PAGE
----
Yesterday, the deep freeze began a measured retreat from our little corner of the world. Reminders of its recent campaign were everywhere, however.
Sleet and snow, some melted and refrozen, clung to the leafy surfaces at the wood's edge and filled the shadowy interstices of the forest itself. The road scrapings, shoved coldly aside by the harsh steel blades, still clung to the shoulders in slowly diminishing dollops of cold.
The lake's vast shallows had succumbed to the arctic intruder as well, leaving flocks of bewildered gulls huddled on its surprisingly solid surface, and every little pond was sealed tight by a perfectly fitted frozen lid.
During an ordinary Carolina cold snap, this icy covering could have presented a problem for our friend the heron, trying as it might to access the tasty minnows suspended in the frigid shallows.
This, however, was no ordinary Carolina cold snap.
No, this bitter, bone-chilling blast had frozen the great blue hunter itself!
Head alertly cocked, eyes wide open, leg raised mid-stride, toes curled against the chill, even its magnificent mantle of feathers was rendered rigid and motionless in a state of perfectly suspended animation.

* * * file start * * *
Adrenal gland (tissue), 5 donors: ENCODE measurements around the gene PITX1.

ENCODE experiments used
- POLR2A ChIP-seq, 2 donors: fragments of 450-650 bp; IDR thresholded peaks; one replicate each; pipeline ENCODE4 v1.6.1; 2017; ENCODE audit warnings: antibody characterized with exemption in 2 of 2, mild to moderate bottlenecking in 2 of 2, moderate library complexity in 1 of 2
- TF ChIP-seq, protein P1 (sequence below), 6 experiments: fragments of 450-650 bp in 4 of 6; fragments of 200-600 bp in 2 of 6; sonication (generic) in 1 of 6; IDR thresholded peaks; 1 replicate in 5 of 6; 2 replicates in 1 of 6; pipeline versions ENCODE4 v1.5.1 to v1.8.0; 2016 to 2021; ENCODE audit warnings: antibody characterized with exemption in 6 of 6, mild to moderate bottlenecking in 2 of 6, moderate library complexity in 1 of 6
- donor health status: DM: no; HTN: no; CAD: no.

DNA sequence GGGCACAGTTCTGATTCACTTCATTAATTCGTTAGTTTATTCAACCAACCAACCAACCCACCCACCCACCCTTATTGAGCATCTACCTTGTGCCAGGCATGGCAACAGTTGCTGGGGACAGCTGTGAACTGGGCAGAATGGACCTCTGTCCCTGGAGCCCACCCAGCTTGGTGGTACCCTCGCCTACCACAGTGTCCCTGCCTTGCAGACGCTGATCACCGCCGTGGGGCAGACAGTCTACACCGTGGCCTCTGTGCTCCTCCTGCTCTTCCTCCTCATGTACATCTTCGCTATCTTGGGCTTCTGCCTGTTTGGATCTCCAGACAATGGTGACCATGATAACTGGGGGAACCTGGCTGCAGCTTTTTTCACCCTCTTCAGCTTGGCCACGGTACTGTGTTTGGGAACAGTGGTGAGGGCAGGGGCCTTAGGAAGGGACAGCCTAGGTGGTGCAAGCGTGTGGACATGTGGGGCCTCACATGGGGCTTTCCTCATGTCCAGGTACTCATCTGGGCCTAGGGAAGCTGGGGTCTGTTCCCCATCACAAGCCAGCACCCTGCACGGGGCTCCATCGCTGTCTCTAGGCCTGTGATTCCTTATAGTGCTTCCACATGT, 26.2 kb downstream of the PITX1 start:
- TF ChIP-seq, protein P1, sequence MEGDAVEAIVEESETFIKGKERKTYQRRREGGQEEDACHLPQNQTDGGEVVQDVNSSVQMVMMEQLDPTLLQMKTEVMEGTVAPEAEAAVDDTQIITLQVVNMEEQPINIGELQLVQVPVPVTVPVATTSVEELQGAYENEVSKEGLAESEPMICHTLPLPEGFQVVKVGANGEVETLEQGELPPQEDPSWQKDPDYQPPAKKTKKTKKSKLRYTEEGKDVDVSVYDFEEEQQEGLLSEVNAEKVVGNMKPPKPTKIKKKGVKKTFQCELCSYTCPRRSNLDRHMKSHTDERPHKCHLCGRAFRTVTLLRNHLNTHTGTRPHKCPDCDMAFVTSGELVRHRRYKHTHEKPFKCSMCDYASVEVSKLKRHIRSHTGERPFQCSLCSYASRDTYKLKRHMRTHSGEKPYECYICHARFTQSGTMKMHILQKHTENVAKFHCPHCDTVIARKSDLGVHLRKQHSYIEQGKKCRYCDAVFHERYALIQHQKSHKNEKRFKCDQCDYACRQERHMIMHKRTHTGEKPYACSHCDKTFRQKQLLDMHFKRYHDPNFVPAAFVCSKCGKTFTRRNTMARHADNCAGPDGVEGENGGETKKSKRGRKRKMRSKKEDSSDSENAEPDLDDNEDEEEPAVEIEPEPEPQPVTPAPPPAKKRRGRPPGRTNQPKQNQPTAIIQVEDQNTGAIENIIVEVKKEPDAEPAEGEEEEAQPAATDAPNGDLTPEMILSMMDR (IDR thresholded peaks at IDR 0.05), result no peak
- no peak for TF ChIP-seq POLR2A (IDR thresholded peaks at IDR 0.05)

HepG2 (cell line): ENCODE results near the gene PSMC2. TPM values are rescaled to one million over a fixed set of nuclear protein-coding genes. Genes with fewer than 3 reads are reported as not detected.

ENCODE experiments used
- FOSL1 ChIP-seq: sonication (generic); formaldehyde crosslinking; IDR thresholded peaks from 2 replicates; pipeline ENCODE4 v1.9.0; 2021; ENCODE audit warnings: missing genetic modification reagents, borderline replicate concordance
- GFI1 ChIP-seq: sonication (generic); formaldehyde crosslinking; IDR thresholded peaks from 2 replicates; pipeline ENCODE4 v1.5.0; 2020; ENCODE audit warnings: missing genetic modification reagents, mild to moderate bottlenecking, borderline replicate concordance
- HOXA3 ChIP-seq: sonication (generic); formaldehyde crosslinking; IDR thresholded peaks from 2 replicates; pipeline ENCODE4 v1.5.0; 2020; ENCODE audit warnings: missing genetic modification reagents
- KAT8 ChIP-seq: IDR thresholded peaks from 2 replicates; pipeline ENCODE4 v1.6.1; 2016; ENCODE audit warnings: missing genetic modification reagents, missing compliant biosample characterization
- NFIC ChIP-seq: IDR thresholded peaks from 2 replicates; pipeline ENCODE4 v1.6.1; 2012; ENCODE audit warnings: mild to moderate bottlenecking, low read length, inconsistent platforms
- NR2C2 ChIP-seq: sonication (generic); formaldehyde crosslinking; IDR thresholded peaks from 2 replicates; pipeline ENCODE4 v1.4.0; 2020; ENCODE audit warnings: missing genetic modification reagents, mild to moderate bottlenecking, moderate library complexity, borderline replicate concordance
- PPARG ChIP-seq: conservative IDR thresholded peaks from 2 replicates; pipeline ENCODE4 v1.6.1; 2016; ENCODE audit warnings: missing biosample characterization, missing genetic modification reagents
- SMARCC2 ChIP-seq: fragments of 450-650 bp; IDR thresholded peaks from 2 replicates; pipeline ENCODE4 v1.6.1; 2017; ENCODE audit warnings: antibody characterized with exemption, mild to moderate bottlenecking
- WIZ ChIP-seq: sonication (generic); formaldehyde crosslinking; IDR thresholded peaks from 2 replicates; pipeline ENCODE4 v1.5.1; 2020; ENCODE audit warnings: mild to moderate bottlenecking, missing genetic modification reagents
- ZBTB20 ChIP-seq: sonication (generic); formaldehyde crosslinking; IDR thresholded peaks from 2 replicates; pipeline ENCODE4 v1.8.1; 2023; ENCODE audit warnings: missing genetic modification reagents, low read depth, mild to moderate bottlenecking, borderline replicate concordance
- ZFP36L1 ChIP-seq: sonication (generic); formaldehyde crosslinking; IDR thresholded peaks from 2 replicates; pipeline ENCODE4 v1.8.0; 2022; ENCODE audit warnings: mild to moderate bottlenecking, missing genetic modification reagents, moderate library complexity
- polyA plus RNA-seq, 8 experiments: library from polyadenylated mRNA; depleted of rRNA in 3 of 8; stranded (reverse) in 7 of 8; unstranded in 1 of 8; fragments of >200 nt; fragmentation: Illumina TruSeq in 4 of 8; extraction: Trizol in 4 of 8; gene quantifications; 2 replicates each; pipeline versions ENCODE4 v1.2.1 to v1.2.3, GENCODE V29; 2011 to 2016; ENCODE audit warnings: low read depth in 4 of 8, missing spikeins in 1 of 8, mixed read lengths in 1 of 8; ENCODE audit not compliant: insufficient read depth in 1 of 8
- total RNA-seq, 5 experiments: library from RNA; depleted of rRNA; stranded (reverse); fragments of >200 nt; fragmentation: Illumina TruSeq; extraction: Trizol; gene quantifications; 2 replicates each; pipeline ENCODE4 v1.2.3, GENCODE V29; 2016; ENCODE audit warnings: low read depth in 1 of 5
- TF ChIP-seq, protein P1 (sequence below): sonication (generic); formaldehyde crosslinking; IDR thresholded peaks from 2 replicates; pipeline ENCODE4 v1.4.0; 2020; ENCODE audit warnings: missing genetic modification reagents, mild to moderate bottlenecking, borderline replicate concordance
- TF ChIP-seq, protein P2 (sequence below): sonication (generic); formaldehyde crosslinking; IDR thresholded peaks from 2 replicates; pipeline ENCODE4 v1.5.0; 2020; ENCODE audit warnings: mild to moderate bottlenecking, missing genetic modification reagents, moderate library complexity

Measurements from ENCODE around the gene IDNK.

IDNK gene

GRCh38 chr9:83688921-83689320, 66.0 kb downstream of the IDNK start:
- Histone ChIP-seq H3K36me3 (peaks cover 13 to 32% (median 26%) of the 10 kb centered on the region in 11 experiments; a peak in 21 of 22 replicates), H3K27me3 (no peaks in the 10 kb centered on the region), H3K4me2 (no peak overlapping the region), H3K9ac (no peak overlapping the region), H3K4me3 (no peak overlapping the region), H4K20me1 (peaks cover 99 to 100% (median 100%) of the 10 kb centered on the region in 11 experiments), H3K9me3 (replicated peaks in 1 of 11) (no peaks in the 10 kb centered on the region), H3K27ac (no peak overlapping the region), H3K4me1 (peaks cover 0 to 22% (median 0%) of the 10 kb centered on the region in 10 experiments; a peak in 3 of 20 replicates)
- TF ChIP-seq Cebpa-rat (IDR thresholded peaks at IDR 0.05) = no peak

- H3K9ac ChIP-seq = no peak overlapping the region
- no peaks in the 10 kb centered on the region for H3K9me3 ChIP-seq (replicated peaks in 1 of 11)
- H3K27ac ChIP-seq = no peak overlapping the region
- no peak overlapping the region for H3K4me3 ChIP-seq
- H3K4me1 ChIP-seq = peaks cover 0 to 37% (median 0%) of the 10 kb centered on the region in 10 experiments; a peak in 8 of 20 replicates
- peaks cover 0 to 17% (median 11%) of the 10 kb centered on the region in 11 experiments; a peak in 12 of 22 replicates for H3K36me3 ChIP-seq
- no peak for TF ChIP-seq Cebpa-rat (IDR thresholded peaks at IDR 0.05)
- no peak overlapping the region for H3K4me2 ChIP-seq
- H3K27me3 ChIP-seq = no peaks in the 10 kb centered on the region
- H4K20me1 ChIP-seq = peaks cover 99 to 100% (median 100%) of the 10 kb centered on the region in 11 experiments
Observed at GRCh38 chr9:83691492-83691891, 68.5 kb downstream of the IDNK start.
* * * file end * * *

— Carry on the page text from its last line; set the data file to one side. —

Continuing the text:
Hoot Owl Karma has brought us many astonishing and wonderful encounters with nature over the years, but this ranks right up there with the most bizarre. We've heard tales of amphibians possessed of a natural antifreeze which allows their bodies' tissues to freeze during the winter, only to revive unharmed with the spring thaw;
perhaps some similar mystery of nature is at work in this instance...
We wander on, wondering as always at the power and mystery of mighty nature;
oblivious in our parting to the almost imperceptible alteration in the attitude of the stalker,
unfrozen for an instant,
now frozen again,
but having advanced one stealthy stride closer to the tiny fish-shaped shadows drifting under the thinnest frozen film at the margin of the ice-covered pool.
Credit to Jay Randolph for the super slow motion images of the great blue heron...